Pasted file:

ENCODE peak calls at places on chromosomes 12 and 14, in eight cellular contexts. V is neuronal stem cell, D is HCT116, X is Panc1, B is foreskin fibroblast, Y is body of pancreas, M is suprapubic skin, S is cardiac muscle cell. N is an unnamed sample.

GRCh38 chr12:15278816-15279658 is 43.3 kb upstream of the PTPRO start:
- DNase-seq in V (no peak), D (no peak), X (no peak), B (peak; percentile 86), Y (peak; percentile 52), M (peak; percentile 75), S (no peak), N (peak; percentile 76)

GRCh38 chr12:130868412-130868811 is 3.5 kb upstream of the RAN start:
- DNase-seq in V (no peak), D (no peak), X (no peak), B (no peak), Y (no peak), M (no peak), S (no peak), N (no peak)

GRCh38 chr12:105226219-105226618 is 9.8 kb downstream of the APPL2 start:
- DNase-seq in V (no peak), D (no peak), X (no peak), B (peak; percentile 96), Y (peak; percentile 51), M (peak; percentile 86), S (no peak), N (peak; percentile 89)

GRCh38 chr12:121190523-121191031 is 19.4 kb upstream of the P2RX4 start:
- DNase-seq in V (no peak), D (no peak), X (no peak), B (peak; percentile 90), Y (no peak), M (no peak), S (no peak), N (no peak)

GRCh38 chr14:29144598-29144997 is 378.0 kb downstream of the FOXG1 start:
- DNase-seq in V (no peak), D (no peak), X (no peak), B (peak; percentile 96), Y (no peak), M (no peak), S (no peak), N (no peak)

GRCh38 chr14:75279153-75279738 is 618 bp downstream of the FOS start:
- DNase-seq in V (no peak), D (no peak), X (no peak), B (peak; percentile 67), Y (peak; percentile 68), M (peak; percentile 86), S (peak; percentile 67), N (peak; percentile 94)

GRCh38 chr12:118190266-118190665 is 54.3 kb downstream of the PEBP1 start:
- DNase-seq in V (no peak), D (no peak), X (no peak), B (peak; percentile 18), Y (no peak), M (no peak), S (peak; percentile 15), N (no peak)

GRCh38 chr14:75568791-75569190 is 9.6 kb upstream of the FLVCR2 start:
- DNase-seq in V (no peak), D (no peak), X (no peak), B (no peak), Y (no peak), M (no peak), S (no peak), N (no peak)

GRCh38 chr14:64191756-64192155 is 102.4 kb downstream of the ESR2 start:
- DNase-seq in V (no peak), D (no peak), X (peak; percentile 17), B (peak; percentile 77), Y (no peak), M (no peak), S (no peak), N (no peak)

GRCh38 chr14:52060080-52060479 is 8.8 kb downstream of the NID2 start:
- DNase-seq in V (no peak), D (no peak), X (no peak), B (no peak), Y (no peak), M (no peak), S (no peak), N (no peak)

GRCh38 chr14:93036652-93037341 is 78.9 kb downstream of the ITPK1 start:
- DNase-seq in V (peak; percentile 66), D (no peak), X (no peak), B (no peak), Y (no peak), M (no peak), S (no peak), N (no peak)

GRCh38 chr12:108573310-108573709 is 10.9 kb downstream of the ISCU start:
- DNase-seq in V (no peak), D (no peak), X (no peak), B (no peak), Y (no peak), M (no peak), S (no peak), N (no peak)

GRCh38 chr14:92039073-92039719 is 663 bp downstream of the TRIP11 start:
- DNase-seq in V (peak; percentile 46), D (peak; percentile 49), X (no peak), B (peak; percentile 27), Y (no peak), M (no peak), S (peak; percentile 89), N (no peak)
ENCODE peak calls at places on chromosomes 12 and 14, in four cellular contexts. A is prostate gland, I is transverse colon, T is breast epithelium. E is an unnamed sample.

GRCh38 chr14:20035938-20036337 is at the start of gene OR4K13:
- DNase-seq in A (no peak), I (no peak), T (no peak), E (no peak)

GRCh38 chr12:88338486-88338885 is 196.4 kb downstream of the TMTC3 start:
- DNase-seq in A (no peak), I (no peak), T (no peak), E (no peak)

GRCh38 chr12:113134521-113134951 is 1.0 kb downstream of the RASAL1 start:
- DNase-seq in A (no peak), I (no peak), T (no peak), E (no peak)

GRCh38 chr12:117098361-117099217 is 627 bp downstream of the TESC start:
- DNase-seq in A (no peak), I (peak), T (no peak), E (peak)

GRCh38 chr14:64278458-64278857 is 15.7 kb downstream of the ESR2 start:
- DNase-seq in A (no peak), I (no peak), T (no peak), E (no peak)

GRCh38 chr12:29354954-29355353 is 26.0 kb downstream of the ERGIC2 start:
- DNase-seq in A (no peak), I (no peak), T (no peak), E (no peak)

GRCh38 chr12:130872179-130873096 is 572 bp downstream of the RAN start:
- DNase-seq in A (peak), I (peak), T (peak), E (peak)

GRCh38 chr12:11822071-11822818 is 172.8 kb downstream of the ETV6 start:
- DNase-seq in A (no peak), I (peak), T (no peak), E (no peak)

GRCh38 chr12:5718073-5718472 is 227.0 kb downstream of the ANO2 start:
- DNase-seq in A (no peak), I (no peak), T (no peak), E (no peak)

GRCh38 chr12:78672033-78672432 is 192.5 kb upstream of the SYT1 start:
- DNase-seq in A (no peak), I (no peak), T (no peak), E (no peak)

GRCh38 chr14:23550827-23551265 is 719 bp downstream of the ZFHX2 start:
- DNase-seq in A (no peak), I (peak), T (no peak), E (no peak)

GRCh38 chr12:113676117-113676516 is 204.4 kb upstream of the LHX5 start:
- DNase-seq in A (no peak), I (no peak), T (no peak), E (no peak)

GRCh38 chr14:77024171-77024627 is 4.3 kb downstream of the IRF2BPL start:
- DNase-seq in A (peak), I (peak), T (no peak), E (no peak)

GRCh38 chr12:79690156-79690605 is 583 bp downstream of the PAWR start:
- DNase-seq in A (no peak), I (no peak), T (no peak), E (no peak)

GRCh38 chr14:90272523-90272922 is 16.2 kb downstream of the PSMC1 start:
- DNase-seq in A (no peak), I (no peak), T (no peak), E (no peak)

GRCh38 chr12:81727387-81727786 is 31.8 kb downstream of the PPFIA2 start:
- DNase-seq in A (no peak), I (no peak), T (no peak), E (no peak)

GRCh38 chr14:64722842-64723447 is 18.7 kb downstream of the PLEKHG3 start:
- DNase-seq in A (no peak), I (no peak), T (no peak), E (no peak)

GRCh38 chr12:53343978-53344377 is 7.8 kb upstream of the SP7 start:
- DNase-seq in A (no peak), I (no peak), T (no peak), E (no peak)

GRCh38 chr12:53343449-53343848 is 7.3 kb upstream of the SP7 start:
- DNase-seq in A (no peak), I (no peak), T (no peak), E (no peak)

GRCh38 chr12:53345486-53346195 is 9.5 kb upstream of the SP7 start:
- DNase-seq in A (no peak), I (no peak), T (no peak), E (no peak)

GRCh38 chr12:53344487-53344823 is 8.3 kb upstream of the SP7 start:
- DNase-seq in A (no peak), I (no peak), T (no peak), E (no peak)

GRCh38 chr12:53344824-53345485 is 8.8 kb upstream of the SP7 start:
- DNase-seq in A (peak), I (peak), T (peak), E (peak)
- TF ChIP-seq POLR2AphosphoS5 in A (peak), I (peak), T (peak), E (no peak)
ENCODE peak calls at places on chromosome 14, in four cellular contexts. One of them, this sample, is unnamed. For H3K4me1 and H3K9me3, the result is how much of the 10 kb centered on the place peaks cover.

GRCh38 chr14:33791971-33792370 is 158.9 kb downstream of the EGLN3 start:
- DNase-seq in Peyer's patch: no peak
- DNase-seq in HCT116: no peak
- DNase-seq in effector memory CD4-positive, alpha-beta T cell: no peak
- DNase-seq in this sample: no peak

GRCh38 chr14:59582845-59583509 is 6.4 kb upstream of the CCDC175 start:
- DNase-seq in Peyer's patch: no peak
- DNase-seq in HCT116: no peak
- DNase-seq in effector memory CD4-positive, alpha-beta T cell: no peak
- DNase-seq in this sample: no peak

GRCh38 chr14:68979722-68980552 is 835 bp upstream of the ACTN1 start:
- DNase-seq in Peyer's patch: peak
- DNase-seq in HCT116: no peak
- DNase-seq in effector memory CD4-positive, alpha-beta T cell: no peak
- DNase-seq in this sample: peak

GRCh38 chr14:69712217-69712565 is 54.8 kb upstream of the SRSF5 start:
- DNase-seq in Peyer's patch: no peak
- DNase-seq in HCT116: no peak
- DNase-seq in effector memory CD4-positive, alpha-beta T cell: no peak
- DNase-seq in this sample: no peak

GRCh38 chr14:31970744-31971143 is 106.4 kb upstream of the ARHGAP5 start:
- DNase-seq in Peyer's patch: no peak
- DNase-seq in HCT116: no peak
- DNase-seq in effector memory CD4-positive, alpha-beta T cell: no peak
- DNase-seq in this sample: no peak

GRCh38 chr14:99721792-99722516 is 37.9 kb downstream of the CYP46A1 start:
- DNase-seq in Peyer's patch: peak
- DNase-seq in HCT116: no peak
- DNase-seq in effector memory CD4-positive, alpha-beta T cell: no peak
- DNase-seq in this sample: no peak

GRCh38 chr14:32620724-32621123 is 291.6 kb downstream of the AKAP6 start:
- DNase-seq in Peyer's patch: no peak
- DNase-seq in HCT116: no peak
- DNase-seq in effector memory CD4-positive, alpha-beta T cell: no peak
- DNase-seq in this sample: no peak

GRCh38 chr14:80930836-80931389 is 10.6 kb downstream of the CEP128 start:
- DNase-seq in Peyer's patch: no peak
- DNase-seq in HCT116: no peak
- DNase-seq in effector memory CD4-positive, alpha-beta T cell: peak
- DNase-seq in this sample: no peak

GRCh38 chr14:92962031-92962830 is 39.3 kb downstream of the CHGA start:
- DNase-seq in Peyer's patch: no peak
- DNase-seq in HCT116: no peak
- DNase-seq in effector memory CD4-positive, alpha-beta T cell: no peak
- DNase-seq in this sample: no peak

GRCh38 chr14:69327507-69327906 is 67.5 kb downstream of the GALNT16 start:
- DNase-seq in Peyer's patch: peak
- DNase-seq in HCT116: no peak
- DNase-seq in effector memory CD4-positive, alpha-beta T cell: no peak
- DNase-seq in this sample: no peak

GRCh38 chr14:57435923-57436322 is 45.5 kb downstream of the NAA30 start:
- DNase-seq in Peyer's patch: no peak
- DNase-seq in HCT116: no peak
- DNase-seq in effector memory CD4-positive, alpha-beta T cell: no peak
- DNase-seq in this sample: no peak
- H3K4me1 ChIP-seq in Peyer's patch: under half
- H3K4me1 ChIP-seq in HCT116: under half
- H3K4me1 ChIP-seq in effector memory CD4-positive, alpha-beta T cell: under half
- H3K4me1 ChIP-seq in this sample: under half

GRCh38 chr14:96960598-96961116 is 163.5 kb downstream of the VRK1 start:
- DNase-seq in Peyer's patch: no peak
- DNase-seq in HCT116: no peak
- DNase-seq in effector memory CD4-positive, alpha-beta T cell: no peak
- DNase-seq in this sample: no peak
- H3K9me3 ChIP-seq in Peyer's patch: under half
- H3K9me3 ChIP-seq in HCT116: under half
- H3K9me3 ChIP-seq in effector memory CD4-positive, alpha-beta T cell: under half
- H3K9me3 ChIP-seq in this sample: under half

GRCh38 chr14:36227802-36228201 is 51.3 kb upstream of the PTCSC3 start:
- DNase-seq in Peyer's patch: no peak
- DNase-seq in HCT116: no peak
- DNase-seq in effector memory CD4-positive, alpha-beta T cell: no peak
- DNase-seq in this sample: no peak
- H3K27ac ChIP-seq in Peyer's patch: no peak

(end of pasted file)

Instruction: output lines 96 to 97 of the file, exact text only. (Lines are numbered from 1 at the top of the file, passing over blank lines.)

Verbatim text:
- DNase-seq in Peyer's patch: no peak
- DNase-seq in HCT116: no peak